PS: We Skimm'd other Mental Health topics for you here.
Mental health struggles can be tough. So is dealing with the stigma that comes with them.
Social stigma: The general perception from society when it comes to a mental health problem. Like, people thinking that someone with bipolar disorder is unstable or violent. When people refer to stigma, they’re usually referring to this kind.
Self-stigma: When people think negatively about themselves based on social stigma. Like, feeling embarrassed or ashamed of what they’re going through.
Why is this a thing?
A lot of it comes from people not understanding what it means to struggle to maintain good mental health. And since people don’t always understand it, they might not feel comfortable talking about it. That’s why some people think it’s a taboo topic...and why it’s a vicious cycle. The good news: millennials are apparently a lot more willing to talk about mental health than their parents or grandparents.
Yup. A 2015 study says millennials grew up hearing about mental illnesses like depression and eating disorders more than previous generations. And as a result, their generation is more accepting of mental illness and willing to talk it out. Celebs are catching on too. In recent years, everyone from Chrissy Teigen to Jon Hamm to the British royal family have talked about mental health challenges and the stigma around it.
What can I do to fight stigma?
If you’re struggling with mental health challenges, here are some tips…
Talk it out: Be open and honest about what you’re going through. Create dialogue. Whether it’s with a friend, family member, co-worker, or support group, it’s important to talk about what you’re going through. Chances are you’ll find someone else who’s going through something similar.
Educate yourself: Take the time to really understand what you’re going through: what condition you might have, how it’s caused, the side effects, etc. Oh, and teach others about it too.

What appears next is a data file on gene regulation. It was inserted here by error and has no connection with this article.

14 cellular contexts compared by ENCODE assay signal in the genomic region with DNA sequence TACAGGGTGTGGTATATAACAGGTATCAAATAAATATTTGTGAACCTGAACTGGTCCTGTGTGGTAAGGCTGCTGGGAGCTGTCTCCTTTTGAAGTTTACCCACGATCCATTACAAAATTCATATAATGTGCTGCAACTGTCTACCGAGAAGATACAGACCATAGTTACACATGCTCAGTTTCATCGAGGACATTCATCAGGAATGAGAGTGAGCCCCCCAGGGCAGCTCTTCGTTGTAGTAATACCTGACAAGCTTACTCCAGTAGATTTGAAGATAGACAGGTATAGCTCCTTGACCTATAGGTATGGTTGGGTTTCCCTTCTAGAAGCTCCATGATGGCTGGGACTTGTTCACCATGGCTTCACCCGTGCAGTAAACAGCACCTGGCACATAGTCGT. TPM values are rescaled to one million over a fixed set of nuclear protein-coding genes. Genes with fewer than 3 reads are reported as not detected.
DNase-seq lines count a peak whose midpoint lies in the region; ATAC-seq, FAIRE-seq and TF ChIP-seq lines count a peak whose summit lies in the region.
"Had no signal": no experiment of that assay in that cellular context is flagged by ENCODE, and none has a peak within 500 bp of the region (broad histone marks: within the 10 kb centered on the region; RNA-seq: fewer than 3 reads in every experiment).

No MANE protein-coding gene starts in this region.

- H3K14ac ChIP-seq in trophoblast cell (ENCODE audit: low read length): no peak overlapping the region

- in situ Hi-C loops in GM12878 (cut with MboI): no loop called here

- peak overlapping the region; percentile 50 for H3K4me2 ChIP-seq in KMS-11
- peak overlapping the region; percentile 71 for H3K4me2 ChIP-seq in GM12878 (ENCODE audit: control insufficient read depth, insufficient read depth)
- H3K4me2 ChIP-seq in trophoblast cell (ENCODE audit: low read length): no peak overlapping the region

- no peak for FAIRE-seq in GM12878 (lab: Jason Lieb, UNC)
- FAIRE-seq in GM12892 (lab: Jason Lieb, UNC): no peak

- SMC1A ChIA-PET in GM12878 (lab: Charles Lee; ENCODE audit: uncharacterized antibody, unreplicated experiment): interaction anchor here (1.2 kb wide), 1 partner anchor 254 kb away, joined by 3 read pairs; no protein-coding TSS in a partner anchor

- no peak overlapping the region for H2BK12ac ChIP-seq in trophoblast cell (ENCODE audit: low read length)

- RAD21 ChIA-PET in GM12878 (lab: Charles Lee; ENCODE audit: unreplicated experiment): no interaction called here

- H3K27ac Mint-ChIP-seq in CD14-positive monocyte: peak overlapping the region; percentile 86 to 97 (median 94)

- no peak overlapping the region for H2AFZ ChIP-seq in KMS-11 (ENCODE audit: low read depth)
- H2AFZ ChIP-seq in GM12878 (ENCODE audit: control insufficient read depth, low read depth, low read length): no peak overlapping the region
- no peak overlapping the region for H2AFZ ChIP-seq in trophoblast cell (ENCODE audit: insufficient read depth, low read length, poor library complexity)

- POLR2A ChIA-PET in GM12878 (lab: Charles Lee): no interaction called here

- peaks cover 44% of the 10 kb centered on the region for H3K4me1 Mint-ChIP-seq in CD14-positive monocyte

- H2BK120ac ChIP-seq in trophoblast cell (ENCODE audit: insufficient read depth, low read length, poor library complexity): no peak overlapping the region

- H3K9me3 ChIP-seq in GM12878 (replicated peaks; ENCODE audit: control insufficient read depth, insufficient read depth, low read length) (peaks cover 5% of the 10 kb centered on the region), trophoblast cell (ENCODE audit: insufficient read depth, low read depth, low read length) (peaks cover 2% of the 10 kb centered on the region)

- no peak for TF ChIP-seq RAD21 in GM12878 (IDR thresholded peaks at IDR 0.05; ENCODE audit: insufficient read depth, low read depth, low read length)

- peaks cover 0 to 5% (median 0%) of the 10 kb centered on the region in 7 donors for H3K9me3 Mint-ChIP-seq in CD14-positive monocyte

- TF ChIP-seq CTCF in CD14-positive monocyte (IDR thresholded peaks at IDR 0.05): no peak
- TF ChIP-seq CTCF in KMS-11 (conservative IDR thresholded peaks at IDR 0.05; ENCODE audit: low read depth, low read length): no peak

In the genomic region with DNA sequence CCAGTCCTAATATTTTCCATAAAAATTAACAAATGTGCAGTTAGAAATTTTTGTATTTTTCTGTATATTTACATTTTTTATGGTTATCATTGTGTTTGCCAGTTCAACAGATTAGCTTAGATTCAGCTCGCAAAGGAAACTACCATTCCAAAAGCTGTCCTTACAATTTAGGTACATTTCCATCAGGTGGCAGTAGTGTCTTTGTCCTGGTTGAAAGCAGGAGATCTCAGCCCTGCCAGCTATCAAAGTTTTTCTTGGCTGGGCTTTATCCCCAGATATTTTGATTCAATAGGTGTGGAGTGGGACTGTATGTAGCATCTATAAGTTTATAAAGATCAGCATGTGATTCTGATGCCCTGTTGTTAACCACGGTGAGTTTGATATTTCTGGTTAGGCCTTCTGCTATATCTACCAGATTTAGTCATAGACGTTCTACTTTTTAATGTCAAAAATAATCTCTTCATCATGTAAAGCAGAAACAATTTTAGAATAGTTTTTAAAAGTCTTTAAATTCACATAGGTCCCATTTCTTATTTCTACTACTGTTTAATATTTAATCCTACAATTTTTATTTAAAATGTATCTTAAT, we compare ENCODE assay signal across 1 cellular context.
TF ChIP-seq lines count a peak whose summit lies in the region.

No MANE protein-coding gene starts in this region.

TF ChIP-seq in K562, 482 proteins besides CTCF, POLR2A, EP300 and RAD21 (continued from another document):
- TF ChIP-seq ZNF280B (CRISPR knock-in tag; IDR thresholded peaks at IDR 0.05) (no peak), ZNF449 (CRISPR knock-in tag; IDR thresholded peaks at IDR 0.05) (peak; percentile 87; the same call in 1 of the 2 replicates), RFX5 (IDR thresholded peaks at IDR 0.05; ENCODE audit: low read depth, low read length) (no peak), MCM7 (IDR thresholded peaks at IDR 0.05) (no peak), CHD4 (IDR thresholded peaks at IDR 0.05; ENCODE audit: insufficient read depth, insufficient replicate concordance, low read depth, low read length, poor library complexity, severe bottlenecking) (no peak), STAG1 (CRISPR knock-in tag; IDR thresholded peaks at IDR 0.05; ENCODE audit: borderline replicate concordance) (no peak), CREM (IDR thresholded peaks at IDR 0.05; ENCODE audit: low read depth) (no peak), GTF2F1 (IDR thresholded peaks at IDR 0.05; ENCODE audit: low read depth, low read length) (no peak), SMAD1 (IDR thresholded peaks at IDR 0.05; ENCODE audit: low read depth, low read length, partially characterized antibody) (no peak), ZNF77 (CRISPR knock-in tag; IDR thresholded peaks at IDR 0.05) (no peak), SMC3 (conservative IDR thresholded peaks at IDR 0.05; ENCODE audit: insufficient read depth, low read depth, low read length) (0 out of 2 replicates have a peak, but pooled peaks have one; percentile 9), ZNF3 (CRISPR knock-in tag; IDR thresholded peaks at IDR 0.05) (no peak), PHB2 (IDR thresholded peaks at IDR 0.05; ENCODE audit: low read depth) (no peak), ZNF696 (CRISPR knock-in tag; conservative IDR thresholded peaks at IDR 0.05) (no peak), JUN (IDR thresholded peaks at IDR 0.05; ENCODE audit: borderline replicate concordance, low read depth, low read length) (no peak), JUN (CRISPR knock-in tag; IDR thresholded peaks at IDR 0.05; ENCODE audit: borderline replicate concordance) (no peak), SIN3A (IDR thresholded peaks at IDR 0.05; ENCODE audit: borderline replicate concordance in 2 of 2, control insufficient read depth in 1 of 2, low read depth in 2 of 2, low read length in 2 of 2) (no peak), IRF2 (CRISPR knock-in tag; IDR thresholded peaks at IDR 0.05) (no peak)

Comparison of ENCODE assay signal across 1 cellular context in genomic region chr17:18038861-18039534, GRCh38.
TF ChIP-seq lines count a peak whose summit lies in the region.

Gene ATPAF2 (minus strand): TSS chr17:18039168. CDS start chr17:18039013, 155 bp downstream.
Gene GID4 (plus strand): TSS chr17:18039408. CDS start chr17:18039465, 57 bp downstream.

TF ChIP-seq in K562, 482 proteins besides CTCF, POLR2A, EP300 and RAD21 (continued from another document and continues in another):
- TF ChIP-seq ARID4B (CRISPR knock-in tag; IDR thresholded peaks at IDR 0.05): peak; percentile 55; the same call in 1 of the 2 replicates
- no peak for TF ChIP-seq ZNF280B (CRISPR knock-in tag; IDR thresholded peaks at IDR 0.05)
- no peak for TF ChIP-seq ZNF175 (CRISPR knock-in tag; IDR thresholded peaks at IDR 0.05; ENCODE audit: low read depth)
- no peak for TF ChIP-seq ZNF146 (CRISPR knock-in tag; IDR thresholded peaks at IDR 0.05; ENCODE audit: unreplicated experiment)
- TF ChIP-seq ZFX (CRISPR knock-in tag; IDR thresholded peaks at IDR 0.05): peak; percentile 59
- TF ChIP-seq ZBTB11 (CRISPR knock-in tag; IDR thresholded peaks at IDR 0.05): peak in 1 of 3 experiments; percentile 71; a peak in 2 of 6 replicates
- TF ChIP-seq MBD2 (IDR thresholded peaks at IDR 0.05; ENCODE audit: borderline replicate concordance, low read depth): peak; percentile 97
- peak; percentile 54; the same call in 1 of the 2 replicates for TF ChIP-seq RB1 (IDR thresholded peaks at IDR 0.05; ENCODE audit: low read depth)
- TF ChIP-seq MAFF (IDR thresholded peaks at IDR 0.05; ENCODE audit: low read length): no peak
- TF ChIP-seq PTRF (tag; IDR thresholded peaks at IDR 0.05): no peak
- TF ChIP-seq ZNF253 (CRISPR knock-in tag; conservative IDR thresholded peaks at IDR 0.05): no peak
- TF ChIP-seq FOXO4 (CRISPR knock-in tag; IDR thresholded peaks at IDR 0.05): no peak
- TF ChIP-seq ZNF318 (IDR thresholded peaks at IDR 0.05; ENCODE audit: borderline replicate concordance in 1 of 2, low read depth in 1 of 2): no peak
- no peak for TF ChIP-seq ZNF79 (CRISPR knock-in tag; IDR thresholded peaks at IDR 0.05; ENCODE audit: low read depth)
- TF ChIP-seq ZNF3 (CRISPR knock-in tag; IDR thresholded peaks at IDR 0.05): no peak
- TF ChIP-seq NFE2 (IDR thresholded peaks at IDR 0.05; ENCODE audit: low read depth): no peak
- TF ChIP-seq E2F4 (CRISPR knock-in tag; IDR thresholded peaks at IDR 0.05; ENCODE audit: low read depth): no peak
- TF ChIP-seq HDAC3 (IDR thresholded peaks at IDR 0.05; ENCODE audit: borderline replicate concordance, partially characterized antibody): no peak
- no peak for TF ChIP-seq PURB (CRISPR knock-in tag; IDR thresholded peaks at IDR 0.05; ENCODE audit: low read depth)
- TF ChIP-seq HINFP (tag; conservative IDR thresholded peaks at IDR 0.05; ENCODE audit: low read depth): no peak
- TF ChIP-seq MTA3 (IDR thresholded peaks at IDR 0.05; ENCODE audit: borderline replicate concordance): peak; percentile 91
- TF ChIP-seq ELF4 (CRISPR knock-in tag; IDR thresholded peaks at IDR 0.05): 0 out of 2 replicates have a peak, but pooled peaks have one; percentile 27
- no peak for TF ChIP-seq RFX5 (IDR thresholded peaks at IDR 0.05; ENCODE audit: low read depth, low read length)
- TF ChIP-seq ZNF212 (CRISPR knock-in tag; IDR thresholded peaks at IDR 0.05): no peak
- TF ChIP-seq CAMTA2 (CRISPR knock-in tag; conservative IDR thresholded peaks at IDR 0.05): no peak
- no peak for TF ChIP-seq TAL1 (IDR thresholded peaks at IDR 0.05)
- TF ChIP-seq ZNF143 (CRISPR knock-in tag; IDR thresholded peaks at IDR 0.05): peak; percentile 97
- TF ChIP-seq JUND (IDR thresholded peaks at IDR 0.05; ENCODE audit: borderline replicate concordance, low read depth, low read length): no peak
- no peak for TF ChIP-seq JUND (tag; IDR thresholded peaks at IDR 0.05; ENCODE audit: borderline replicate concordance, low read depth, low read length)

Get treatment: Treat a mental illness the same way you’d treat a physical one. When your throat or stomach hurts, you go to the doctor. You should do the same when your mental health isn’t doing well too.
Don’t let an illness define you: Your illness is part of who you are, not who you are entirely. Pro-tip: instead of saying ‘I’m bipolar,’ say ‘I suffer from a bipolar disorder’
Want more ideas? Here you go.
Do mental health conditions affect everyone the same way?
No. Reminder: mental health illness affects everyone regardless of culture, race, ethnicity, gender or sexual orientation. But nearly 60% of adults with a mental illness didn’t get mental health services the previous year.
How is it different for the LGBTQ community?
LGBTQ individuals are at least twice as likely to have a mental health condition, mostly because of fear of coming out and being discriminated against. And transgender people experience discrimination because others might not want to or be able to relate.
What about people of different ethnicities?
White Americans and American Indians/Alaska Natives are more likely to die by suicide than people of other groups. And while rates of depression are typically higher in African Americans and Hispanics than in whites, depression in blacks and Hispanics is also likely harder to be treated. Because people from racial and ethnic minority groups are less likely to receive mental health care.
Why does this happen?
There are lower rates of health insurance for these groups, meaning they likely have less access to treatment. They also might face language barriers, racism, and bias. And there’s a stigma of mental illness among minority groups.
What about women vs men?
Women are more likely to get help for mental health issues. Part of that may have to do with the stigma around talking about feelings and asking for help among men.
Stigma is a common problem when it comes to mental health. Taking the time to understand mental health and how to end the stigma around it can really make a difference.
More on Skimm MD: Mental Health here.